When Erin Wade left her lawyering days behind to pursue her dream of opening a mac-and-cheese eatery called Homeroom in Oakland, California, her main goal, besides sharing her family recipe with the masses, was for the restaurant to be the best part of people’s day — for both guests and staff. Over the last decade, Wade has built Homeroom into a thriving business with an inclusive workplace culture, proving that it’s possible to be both profitable and progressive in the restaurant industry.
Homeroom’s culture is rooted in four tenets: focusing on what makes customers and workers happy, building a diverse team of staff and leaders, using a mediation model drawn from restorative justice that empowers employees to be responsible and accountable, and developing a collaborative workplace so that people are involved in the decision-making process regarding any issues that affect them.
“We encourage our staff to not only notify us of problems but to help create solutions,” Wade says. When they realized that sexual harassment from customers was a pervasive issue, the solution arose naturally from Homeroom’s well-established culture.
“The staff felt empowered to hold a meeting with me, and we decided to turn it into a series of problem-solving sessions,” says Wade. The result of this collaborative brainstorm is the Management Alert Color System — or MAC System, for short — which has drastically reduced customer-based sexual harassment at Homeroom over the last four years.
The innovative and yet remarkably simple system has received national attention from media outlets like The Washington Post, The New York Times, and “20/20.” Wade was even asked to testify about Homeroom’s protocol in front of a US Equal Employment Opportunity Commission Special Task Force studying harassment in the workplace.
Here, Wade explains how the MAC System works, in her own words.
“We sort behavior into three different color categories. Yellow is nothing more than a creepy vibe. Orange is a creepy vibe plus a comment that is not blatantly sexual. For instance, ‘I like your shirt.’ Depending on how someone says it, it can be gross or it can be completely benign. And then red is either an overtly sexual comment, like, ‘You look sexy in that shirt,’ or touching someone else’s body.
“A server, host, or whoever is being impacted reports the color and then a manager has an automatic action to take. In the case of yellow, it’s actually staff choice. You can just alert the manager and say, ‘I have a yellow at Table 2. I want you to take over the table,’ and the manager does it, no questions asked. In the case of orange, the manager automatically has to take over the table. In the case of red, the manager automatically asks the guest to leave.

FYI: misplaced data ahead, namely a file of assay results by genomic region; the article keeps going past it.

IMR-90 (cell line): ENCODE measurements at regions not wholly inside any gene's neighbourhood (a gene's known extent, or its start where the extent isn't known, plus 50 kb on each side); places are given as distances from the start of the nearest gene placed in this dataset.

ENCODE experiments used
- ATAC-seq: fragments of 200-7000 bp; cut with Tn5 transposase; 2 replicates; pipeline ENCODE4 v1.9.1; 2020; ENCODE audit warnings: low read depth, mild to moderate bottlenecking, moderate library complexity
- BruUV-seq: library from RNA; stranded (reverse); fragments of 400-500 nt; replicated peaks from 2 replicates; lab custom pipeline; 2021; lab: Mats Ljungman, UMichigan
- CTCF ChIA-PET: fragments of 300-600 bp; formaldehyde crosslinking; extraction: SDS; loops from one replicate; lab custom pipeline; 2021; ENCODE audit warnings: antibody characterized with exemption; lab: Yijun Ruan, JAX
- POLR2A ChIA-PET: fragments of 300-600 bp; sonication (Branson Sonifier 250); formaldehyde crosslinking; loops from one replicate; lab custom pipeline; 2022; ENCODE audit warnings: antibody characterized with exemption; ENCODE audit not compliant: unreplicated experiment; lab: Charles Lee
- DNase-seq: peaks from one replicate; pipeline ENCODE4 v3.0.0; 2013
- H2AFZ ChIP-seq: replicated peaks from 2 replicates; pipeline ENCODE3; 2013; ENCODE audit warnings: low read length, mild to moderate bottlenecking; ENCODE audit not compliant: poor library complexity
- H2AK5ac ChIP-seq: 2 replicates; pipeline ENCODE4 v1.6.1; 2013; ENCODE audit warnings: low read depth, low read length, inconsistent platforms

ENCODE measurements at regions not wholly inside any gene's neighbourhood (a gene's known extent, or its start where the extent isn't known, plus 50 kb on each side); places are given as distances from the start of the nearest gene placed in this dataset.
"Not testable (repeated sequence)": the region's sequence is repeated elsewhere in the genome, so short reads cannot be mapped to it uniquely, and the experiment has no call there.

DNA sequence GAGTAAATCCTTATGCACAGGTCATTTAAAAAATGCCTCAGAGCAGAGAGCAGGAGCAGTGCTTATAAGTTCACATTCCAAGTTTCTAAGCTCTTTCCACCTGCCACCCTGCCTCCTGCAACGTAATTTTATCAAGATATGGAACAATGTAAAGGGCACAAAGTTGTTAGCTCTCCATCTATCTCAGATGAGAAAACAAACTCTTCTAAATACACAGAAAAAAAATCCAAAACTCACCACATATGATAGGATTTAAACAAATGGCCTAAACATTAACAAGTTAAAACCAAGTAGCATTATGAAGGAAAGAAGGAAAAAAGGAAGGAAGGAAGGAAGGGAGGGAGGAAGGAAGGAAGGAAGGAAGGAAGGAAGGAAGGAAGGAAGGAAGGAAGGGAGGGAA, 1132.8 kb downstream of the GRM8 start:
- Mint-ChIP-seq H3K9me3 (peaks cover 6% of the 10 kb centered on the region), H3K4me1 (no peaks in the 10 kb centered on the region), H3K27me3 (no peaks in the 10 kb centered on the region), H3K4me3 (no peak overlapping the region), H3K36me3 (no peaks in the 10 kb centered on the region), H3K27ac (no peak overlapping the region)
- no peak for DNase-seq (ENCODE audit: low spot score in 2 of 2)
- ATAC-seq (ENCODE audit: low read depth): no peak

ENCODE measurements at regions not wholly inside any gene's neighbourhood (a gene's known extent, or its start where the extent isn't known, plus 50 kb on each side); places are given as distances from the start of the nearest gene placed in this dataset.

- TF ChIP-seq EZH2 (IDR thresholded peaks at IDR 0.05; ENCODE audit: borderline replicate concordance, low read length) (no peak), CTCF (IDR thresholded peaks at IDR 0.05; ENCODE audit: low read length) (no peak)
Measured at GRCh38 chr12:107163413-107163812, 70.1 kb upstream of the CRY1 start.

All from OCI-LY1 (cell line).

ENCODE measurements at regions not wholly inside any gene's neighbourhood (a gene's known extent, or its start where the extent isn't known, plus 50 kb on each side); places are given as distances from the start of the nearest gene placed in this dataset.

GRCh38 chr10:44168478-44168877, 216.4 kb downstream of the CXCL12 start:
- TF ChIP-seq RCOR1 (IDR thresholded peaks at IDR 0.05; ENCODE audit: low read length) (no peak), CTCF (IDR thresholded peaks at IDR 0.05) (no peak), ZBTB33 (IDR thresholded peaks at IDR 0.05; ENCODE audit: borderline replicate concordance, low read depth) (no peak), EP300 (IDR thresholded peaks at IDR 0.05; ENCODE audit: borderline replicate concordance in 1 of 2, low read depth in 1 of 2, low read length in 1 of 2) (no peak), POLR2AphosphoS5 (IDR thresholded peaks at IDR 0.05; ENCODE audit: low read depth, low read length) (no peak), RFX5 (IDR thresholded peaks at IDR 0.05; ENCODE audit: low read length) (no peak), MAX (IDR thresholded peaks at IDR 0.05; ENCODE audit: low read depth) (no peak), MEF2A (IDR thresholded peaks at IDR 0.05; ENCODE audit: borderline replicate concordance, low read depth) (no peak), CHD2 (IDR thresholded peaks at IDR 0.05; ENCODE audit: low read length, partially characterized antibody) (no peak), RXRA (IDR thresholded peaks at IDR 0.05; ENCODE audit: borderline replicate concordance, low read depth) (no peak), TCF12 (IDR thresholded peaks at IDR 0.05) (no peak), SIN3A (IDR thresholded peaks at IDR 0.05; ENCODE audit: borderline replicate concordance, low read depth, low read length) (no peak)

“Honestly, when we came up with it, we thought it was just going to give us a way to get impacted employees out of bad situations. We didn’t think it was going to curtail the harassment, but what’s amazing is that it really has. When we first started using it, almost all the staff members at that meeting had their own ‘red’ stories. It was something that was relatively common. And now, almost four years later, almost no one has a ‘red’ story. It’s something that happens maybe once a year. We find ourselves asking, ‘Does anyone even remember the last time this happened?’
“It turns out that the most severe sexual harassment incidents don’t start there. Someone doesn’t start by putting their hand down someone’s shirt. They start by giving them a look from across the room, then making a low-level comment and seeing if the person comes back to the table and puts up with it. They keep testing boundaries, and then they end up pushing really awful boundaries.
“It’s a great system because it gets predominantly women out of bad situations that make them feel uncomfortable, even if nothing’s happened. They don’t have to justify themselves. And it’s really easy for managers to use because it’s simple and effective. I don’t think this system would have ever been created if it hadn’t been created by our staff themselves.”
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